- In the example below, we can see that I have two links: one that grants Edit access, and another that grants View (Read-Only) access. The distinction is small, but extremely important to managing your data privacy.
To grant access via Direct Access:
When you grant direct access to specific files or folders, other users (if they have access to a OneDrive account associated with the email you used to grant access to them) will be able to navigate to a Shared section of their OneDrive and see a list of any files or folders that were shared with them. This makes it easy for that other user to navigate and keep track of any files or folders shared directly with them.
- Perform steps 1-2 above.
- Click the + icon next to Direct access.
- A pop-up window will display. Here you can enter the email address of the person or people you want to grant direct access to. Once you've entered in their emails and added a message (optional), you can click Grant access. If you don't want to send a message and you don't want a generic Microsoft email notification sent to the recipients, simply uncheck the box for Notify people prior to clicking Grant access.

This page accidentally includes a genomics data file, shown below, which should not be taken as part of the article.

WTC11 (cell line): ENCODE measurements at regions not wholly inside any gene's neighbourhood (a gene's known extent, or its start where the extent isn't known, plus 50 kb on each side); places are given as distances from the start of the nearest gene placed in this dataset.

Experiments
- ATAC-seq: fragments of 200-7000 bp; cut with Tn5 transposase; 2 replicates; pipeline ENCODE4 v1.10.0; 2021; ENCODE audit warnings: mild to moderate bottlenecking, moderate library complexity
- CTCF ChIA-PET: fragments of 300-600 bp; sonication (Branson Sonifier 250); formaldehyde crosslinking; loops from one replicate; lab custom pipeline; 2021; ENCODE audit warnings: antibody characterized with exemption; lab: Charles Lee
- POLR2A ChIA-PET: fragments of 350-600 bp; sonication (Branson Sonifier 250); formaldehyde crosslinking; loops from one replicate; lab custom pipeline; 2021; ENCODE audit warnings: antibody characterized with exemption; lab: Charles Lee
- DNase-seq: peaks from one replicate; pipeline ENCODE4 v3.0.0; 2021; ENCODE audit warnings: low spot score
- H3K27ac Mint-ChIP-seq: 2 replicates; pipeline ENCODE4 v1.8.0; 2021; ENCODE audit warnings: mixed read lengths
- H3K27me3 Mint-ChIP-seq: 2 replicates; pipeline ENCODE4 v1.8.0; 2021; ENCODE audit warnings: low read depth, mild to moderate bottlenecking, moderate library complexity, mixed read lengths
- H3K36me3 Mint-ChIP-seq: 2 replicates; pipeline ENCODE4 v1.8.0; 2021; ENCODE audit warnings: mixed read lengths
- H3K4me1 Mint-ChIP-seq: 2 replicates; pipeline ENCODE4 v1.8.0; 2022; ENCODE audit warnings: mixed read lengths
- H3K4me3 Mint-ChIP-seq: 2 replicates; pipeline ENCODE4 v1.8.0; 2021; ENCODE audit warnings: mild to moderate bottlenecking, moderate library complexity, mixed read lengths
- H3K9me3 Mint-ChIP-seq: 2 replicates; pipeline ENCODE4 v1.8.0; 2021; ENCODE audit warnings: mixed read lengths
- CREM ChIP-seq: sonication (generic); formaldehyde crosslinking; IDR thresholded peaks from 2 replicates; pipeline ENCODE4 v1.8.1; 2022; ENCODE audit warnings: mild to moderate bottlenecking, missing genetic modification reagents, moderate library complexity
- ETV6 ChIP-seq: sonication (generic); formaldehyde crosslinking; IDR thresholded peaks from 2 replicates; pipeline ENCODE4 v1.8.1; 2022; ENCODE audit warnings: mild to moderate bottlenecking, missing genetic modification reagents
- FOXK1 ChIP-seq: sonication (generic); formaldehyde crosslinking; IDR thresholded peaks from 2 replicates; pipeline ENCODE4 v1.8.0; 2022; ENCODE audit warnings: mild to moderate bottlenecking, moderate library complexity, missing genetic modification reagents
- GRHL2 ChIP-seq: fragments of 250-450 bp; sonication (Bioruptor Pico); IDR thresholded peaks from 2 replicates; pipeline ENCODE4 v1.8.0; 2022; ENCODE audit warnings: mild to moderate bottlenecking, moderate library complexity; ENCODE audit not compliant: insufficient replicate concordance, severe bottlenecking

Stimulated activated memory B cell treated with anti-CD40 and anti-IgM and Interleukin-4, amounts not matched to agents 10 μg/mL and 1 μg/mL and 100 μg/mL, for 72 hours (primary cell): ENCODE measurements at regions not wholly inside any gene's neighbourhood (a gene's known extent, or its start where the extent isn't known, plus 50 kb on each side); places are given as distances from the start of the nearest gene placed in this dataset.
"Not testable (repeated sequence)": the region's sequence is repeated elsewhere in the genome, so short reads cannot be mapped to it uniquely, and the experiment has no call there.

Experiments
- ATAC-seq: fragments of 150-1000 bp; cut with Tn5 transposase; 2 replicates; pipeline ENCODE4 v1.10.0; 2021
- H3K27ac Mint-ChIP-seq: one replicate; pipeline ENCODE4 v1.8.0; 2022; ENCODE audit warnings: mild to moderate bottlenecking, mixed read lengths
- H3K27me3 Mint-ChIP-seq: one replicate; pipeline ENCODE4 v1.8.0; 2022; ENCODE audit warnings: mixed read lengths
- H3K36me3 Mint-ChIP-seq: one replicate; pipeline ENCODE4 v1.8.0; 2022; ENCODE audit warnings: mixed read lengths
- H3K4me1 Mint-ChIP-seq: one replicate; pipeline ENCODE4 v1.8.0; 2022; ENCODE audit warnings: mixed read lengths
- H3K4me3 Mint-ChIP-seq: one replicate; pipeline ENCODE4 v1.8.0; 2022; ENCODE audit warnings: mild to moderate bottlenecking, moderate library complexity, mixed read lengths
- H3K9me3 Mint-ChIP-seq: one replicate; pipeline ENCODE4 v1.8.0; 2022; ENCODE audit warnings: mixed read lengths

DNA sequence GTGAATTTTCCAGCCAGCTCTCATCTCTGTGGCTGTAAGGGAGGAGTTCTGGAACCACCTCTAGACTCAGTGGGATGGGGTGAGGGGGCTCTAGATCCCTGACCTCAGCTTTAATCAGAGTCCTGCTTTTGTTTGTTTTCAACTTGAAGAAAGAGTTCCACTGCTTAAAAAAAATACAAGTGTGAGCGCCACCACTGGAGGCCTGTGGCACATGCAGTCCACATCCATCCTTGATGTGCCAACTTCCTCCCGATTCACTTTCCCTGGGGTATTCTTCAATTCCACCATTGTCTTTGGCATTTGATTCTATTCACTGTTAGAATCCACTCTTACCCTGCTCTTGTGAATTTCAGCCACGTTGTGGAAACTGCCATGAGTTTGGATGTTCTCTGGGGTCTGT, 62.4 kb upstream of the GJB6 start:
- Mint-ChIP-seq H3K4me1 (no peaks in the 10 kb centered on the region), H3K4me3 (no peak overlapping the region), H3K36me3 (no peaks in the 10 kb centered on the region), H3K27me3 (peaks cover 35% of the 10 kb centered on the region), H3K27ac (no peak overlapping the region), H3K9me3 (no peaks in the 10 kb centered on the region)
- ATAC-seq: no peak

Other user can't move files to a different folder
If you want other users to be able to move files between folders located within your OneDrive, you'll need to grant them access to a root folder that contains those sub-folders.
Let's take this folder structure for example:
- Root folder 1
- Root folder 2
- Root folder 3
- Sub Folder A
- Sub Folder X
- Sub Folder Y
- Sub Folder Z
- Sub Folder B
- Sub Folder A
Let's say you want to grant Nathan access to move files between Sub Folder X and Sub Folder Y. You will need to grant Nathan access to the most root folder containing those sub folders. So it won't work if you simply grant him access to Sub Folder A. Instead, you'll need to grant Nathan access to Root folder 3.
It's important to note that this will give Nathan access to the entirety of Root folder 3 and it's sub-folders and files. A good practice would be to create a root folder called something like "Shared" so you can easily distinguish that it and anything within it will be shared.